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Court of Appeals of Texas,Fort Worth.

Billy James THOMAS, Jr., a/k/a Billy James Thomas, Appellant, v. The STATE of Texas, State.

No. 2-00-050-CR.

Decided: May 17, 2001

Panel A:  CAYCE, C.J.;   DAY and DAUPHINOT, JJ. Suzanne Hudson, Arlington, for Appellant. Tim Curry, Dist. Atty., Charles M. Mallin, Chief Appellate Asst. Dist. Atty., Steve Conder and Michelle Hartmann, Asst. Crim. Dist. Attys., Fort Worth, for Appellee.


Upon the court's own motion we have reconsidered our prior opinion.   We withdraw our opinion and judgment of February 8, 2001, and substitute the following.

Appellant Billy James Thomas, Jr. pleaded guilty to the offense of aggravated assault causing serious bodily injury.   After finding that Appellant used a deadly weapon and because of a prior felony, the jury assessed an enhanced punishment of seventy-five years' confinement.   In a single point on appeal, Appellant contends the trial court erred in including an instruction regarding parole and good conduct credit in the jury charge when Appellant was not eligible to receive good conduct credit for his offense.   We affirm.


Appellant and Katy Neely dated for over a year.   After Katy ended their relationship, Appellant was upset and threatened to kill himself.   After the breakup, Appellant continued to pursue Katy. On one occasion, Appellant was sitting in Katy's car when she got off of work at Blockbuster Video.   Appellant and Katy talked about their relationship, and Katy drove Appellant home.   Appellant then asked Katy if she would come by and see him after she got off work the next day.   Katy agreed.

The following day, Appellant called Katy's house to make sure Katy was still going to come by and see him after work.   However, Appellant went to Katy's place of employment and was waiting for Katy when she got off work that afternoon.   Appellant told Katy that he had rented a motel room and said that there were some things he wanted to show her.   Katy drove Appellant to the motel and went with him to the room.   Once in the room, Appellant showed Katy a photo album with pictures of the two of them and a note Katy had written him during the relationship.   He asked Katy if those things meant anything to her.   Katy said that they did “at one time, but they mean something different now.”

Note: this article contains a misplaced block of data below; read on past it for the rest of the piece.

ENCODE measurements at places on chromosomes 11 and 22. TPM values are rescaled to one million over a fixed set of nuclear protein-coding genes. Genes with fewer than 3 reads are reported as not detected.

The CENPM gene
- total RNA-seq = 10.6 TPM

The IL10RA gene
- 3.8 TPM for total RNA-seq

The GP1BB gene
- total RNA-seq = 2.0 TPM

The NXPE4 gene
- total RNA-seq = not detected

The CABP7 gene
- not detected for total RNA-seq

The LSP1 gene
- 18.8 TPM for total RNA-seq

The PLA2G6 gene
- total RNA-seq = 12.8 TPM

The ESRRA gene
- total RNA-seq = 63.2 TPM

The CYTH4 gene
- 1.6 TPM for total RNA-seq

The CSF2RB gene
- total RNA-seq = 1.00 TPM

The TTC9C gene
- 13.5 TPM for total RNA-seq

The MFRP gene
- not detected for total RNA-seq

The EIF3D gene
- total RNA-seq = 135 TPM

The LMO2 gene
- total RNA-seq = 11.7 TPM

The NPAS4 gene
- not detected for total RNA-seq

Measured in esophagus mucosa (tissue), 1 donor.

Katy said that she had to go home, at which point, Appellant grabbed a razor blade and slit Katy's throat from behind.   Katy fell to the floor.   Appellant got on top of Katy, covering her mouth and holding her arm to the ground, and asked if Katy would lie on the bed with him.   Katy nodded, and Appellant let her up.   Appellant then slit his own wrists and threw the razor blade to the ground.   Katy grabbed the razor blade and left the room.   At the same time, Jeffrey Swanson was walking toward his truck from his room when he noticed Katy walking toward him with blood under her chin.   Swanson and Katy went to his room where he called 9-1-1.   While Katy was waiting for Swanson to call 9-1-1, she observed Appellant get into her car and drive off.   Appellant was later apprehended slumped over the steering wheel of Katy's car.